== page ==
Photo credit: Reading Museum
Previous attributions have included Élisabeth Louise Vigée Le Brun https://bit.ly/2SkfGTS.
Without knowing more, it reminds me a little of Elizabetta Siriani's work. Even the costume is similar from one of these two paintings of ES.
Agreed, this is 17th century.
This is certainly not the type of picture associated with Vigée Le Brun, who was a portrait painter. Also, I am not convinced this is 18th century, pace the NICE Paintings entry.
To me this is by Giovanni Ricca. His corpus of paintings is still being compiled, and he is often confused with Francesco Guarino - so if this painting can be attributed to Ricca, I think it will need to remain tentatively attributed for the time being.... But it's certainly not connected to Vigee Le Brun.
Please contact Giuseppe Porzio/Riccardo Lattuada/Viviana Farina/Nicola Spinosa to confirm the attribution. They are spearheading the compilation of this artist's works.
The lighting looks influenced by Caravaggio, and 17th century seems rather more likely than 18th. Both Ricca and Guarino were 17th century painters active in the Naples area. A connection to Vigée Le Brun is quite implausible at best.
I would support an attribution to Giovanni Ricca.
As suggested by Nicholas de Gaetano I have sent an enquiry to Riccardo Lattuada to see whether he can confirm a possible attribution to Giovanni Ricca.
The strong colours and tenebrism of this painting certainly make it look like a Neapolitan picture of the first half of the 17th century. But I wonder if rather than looking at Giovanni Ricci, we might be better picking Francesco Guarino. The latter's painting seems to be more soft-focused that Ricci's whose line is sharper and clearer, and Guarino also seems prone to more dramatic gesture.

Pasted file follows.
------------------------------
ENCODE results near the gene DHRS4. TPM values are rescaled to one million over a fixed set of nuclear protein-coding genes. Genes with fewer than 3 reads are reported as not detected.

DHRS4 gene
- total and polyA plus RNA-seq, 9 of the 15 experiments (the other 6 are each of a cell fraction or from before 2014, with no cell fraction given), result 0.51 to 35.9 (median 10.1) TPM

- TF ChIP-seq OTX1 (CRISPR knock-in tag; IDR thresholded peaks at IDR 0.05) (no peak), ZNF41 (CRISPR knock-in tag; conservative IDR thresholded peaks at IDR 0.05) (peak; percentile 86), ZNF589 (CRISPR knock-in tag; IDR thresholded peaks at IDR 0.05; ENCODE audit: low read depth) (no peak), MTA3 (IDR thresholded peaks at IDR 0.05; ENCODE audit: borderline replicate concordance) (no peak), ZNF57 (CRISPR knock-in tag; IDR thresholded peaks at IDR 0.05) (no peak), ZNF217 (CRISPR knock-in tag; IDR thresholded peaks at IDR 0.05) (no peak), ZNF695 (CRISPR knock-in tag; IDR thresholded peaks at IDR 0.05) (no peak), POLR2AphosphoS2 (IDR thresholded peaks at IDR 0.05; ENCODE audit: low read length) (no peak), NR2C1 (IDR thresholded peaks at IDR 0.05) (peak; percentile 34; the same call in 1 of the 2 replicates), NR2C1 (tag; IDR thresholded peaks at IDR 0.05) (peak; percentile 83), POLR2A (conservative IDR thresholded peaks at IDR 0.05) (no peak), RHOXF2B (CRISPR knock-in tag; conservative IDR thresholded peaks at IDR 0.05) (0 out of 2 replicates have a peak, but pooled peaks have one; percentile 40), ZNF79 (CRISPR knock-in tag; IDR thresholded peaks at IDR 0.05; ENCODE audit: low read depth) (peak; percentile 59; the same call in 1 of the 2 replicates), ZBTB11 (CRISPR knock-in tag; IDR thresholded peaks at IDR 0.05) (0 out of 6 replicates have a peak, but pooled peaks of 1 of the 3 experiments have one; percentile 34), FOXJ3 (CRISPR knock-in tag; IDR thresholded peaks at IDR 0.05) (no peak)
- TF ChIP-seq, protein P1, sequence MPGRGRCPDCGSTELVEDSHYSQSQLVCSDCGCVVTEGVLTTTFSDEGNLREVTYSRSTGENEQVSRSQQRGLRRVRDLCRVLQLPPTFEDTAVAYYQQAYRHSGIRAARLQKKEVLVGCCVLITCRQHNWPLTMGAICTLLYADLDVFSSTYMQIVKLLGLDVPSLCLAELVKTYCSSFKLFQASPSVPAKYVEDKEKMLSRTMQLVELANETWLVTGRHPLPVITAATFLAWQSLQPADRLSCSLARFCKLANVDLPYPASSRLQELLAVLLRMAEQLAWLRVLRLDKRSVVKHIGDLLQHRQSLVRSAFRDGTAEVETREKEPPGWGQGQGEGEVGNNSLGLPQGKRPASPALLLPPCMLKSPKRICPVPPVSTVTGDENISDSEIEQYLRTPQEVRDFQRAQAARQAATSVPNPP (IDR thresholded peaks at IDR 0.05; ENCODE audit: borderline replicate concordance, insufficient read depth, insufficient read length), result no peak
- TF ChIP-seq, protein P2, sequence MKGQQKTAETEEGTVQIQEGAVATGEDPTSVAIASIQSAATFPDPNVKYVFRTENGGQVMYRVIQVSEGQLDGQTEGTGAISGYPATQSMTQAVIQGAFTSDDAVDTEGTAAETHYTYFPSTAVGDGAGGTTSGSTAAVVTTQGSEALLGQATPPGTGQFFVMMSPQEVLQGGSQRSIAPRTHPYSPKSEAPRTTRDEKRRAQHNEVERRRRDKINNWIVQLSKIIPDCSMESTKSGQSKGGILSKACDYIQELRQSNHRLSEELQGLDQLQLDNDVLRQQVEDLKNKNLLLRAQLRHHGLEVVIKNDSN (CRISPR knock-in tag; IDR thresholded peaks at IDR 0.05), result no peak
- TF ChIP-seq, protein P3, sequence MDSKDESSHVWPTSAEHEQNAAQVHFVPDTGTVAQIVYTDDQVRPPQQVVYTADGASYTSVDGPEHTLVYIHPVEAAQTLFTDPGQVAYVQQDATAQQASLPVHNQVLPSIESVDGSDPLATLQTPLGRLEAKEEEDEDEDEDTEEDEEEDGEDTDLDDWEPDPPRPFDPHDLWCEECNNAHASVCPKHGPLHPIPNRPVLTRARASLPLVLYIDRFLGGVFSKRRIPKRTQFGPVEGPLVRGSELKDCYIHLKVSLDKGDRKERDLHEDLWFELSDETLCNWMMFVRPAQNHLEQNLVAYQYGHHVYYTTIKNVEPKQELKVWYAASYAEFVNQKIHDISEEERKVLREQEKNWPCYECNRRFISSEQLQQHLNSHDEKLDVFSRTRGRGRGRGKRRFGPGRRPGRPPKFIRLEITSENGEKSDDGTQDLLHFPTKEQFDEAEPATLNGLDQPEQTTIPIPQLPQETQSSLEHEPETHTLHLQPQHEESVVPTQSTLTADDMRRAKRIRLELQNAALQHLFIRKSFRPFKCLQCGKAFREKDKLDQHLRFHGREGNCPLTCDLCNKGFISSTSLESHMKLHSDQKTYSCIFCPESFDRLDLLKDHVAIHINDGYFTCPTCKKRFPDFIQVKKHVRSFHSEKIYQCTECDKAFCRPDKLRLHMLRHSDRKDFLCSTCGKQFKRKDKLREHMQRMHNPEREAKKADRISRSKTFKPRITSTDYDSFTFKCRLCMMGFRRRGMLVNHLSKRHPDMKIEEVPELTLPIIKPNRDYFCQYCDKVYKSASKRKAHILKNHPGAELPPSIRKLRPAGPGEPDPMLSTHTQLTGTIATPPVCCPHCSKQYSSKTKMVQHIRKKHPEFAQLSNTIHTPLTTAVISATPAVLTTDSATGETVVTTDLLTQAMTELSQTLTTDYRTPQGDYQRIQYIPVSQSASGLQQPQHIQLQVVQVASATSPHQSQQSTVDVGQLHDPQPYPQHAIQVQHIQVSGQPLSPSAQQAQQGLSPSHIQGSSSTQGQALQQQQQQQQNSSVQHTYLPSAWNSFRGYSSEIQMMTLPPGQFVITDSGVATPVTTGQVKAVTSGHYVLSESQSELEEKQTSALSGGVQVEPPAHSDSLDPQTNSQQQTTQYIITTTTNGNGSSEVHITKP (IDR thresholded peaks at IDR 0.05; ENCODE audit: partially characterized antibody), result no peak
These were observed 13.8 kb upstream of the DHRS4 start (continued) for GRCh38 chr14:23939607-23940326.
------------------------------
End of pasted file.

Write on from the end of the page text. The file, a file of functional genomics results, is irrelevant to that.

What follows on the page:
Mark, are you referring to Giovanni Ricci (1537-1627) or Giovanni Ricca (1603-1656)?
Ooops! Thanks for picking that up Jacinto - that's what happens when you post at half two in the morning. I meant Giovanni Ricca of course.
I was impressed by the similarity of the model here to the examples in Ricca's work you gave above, but of course painters working in the same city at the same time might well use the same people to pose for them. This seems to have a more graceful, 'soft-focus' feel to it, more characteristic of Guarino. (Maybe it's that sort of feeling in the picture that made people think of Vigée Le Brun).
If as Nicholas said above, the corpuses of the two are often mixed (and I've seen the same painting attributed to both) then I may be looking at the wrong paintings anyway. And there are lots of other painters working in Naples in a similar manner at that time as well (at least till the plague of 1656 kills most of them).
Yes, at this point, only an expert would be able to say with authority whether Ricca or Guarino is a better fit, and no doubt a Ricca expert is quite familiar with that type of question.
I thought you might be interested in the nearly identical necklace and head of Holofernes in this 16th work that is attributed to Vincent Sellaer.
The Sellaer Judith is a Mannerist work, while ours is Baroque.
We are trying obtain a better image to send to Riccardo Lattuada.